Often this is the least hard part to do for most writers. It’s the most enjoyable part. I probably don’t need to tell you how to have fun creating, but you may feel like writer’s block is knocking at the door or maybe you’re not sure what to write or maybe you’re losing the passion—whatever it is, you need to recharge.

The solution: read.

Okay, that’s not really the solution I’m going to talk about, but it is a big part of the equation. Have you ever said anything like this phrase: I’d love to read, but I’m too busy using what little time I have writing.

Maybe liar is a bit harsh, but the truth is you do have time to read, you’re just using that time to do something else. Even if you can only get a chapter in a day, READ.

Back to the other part of the solution: write.

I know, I’m probably driving you crazy. But I’m serious. Write. Whatever your genre, pick something completely different, and write a short story about it.

I highly recommend flash fiction. You must be brief, you have little time to info dump, and you have to create empathy for characters quick. I’ve found this to be extremely helpful in streamlining my novel writing. It’s also very refreshing. You don’t have to spend the same amount of time as a novel (although you may later if you really like the idea, but save those for after the flash fiction). You’ve finished something, which has its own sense of accomplishment. And you’ve done something a little different, so when you go back to the regular genre, you’re rejuvenated.

I think of it as always having to eat Italian food for every meal. Italian is really good, but after a while, no matter how good it is there comes a point when you’re done with Italian and you’re desperate for anything else. So you have a little Greek or a little Thai and suddenly Italian has all its delicious flavor back.

It’s not a long commitment, like a whole other novel. Plus, with flash fiction, you can enter it into contests and get yourself more writing creds if you intend to eventually query your work.

Write flash fiction or short stories and you’ll find a renewed sense of energy in returning to your longer WIP. Plus it’s fun. And just so you know, flash fiction is—up to this point—just about this long.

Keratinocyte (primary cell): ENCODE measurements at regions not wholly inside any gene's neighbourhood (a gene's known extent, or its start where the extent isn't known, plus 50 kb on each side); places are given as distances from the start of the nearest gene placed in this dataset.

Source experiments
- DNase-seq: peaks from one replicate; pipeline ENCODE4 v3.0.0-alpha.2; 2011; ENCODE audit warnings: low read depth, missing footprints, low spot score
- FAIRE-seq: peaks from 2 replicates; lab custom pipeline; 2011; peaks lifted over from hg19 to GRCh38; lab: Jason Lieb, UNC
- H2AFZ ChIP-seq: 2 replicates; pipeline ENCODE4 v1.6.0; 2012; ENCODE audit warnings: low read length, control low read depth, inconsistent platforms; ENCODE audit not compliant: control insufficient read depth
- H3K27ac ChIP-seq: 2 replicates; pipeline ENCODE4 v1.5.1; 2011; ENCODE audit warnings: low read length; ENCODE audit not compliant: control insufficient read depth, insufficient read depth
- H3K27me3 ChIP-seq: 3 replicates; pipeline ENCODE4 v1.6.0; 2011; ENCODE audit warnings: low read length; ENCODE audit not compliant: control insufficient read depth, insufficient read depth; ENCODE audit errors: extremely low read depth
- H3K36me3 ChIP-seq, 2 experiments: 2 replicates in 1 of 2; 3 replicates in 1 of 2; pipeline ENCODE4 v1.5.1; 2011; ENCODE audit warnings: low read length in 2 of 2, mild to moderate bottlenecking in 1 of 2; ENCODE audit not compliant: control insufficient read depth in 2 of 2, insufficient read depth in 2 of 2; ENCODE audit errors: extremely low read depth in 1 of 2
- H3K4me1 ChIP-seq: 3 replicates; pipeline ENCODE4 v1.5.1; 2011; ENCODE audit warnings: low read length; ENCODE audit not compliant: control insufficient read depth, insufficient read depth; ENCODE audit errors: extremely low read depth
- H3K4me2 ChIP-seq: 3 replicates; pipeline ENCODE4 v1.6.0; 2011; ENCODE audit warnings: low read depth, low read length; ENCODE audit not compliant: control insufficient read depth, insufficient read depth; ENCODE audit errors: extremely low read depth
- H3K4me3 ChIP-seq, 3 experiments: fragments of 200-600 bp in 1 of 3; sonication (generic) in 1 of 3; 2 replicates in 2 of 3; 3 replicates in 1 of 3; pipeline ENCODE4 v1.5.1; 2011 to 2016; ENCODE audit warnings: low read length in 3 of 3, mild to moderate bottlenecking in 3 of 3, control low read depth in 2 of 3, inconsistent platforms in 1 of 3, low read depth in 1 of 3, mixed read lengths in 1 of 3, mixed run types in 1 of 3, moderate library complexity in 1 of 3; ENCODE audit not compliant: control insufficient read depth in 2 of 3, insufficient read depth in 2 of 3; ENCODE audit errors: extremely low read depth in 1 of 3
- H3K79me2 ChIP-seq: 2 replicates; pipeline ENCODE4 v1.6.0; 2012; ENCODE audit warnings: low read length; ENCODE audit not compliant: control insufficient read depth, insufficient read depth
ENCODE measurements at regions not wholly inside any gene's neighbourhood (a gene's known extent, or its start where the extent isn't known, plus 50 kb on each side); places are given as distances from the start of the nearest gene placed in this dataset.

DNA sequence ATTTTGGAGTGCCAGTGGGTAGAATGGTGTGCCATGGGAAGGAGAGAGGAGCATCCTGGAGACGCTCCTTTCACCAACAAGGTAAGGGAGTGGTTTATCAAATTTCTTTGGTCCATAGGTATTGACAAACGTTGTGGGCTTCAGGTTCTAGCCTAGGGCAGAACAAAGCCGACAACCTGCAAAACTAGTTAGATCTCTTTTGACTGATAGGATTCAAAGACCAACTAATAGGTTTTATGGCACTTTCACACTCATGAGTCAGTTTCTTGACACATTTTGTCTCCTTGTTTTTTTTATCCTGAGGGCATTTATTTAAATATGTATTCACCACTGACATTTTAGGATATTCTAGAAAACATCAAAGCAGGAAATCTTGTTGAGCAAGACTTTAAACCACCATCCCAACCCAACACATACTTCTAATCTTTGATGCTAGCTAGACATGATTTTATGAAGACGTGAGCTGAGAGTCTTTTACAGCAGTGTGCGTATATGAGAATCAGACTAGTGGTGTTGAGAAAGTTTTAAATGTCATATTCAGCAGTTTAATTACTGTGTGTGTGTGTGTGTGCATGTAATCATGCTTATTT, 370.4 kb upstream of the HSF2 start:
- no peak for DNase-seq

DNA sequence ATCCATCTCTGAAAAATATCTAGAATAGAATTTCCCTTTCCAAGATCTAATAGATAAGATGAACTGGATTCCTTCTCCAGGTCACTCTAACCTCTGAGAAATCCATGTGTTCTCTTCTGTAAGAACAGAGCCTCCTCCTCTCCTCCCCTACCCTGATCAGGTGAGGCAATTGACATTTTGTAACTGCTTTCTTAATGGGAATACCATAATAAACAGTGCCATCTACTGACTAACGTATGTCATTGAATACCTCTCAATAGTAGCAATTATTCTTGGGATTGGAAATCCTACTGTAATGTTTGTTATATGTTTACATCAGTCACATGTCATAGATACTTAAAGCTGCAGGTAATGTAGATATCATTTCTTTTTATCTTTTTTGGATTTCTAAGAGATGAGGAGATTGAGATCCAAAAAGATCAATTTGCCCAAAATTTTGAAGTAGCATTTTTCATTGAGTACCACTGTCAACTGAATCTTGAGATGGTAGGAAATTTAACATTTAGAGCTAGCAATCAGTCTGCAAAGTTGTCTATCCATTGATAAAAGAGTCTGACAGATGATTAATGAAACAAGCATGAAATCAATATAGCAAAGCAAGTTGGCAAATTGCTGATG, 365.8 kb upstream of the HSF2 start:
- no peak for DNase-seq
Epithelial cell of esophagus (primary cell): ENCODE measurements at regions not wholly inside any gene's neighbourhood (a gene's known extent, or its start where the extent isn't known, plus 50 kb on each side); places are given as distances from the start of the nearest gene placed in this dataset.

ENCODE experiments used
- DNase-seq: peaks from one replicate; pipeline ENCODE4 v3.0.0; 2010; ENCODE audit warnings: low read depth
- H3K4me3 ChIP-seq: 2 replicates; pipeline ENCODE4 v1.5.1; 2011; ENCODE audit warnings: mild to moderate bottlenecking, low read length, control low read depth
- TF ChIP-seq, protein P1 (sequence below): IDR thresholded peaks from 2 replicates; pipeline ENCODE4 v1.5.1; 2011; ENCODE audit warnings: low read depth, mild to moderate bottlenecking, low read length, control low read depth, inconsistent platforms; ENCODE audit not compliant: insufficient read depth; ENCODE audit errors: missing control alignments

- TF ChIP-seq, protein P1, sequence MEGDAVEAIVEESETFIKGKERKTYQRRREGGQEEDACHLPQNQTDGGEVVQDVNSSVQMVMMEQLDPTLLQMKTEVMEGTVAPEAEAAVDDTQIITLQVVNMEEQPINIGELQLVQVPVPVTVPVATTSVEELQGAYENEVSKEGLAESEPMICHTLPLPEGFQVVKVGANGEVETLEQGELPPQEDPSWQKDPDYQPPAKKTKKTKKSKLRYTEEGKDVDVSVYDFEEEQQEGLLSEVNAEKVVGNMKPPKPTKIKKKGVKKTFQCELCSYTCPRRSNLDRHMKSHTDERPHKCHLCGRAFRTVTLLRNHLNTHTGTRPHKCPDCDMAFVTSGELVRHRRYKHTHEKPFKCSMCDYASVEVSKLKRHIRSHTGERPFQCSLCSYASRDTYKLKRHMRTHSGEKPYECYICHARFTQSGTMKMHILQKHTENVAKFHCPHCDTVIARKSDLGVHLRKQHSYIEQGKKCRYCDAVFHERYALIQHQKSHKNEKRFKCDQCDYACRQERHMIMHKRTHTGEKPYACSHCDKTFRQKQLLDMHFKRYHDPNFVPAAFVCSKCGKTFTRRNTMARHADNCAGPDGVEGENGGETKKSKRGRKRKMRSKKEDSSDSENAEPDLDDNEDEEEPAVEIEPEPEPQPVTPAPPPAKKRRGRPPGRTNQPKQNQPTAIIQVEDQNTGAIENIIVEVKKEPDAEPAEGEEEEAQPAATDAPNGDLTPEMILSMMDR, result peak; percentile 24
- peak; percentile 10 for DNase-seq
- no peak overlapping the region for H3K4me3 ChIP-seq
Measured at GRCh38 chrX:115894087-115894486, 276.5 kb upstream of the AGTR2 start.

Get recharged. Grow as a writer. And keep the balance.

What do you do to recharge your writing? Is your writing yin and yang out of balance? Have you written flash fiction or short stories before? Did you find the process invigorating? Anything you would add?

Meeting Notes 10

It’s been a couple of months since my last Meeting Notes post. And to be honest, there haven’t been a ton of meetings lately, which for me is a good thing. Now, without further ado…

meeting notes jae

Sometimes I really have no idea what’s going to come out when I start doodling. I tend to like shading things and giving them a bit more of a 3D perspective, but I’ve always had an obsession with drawing eyes. I usually don’t doodle them, but this time I said what the poodoo, why not?


Thanks to inspiration and a sort of reminder from Mayra, I’m going to work on presenting an editing series to go along with the How to Write a Novel Series and the How to Design a Book Cover series I’ve already featured here on the blog. I’m hoping all of you will add your own editing tips in the process.

I recently finished up another major edit session on SHADE and am going to tackle the query letter next. I have a decent one, but my mentor from Pitch Wars made some new suggestions, so I’m at it again. I think once I’ve got a copy we’re both happy with I might send it over to Janet Reid’s Query Shark blog and see what she has to say. It’s both frightening and thrilling at the same time.

I’m going to commit to writing the editing series for next week. You heard it here first. Look for the editing series next week. This will include advice on how to do it yourself, beta readers, writing groups, and when to seek a professional editor (yep, that’s a when). There’s a lot more resources available than you’d think, many of them free of charge—and they’ll improve your writing.

Anything you’re hoping to see coming out of the editing series? Anything you wish I would doodle while I was making my meeting notes? I’m up for requests or suggestions. Have you ever dared to submit to the Query Shark? Would you? Let me know below.

Happy Thanksgiving!

Happy Turkey Day all! I hope you’re eating tons of turkey and other tasty treats. The fam and I have since last year discovered the delight that is Cinnamon Pie, which now accompanies Pumpkin Pie for dessert when we need to add a few extra thousand to the already bajillion+ calories we consume on this most blessed of food days.

Even attempting to bake cinnamon pie in the first place is all due to the Dual Spires episode of Psych. And believe you me, this cinnamon pie is re-dik-ka-luss! Thank you Sharon Miller or whoever it was that posted it.

And now in the spirit of Thanksgiving, I’m going to post 15 things I’m grateful that I know about writing:

  1. Rough drafts are just that, rough. Don’t stress over the first draft. Instead, have fun with it.
  2. Feedback is the key to better writing.You don’t have to do everything everyone suggests, nor should you, but you should strive to understand why they said it.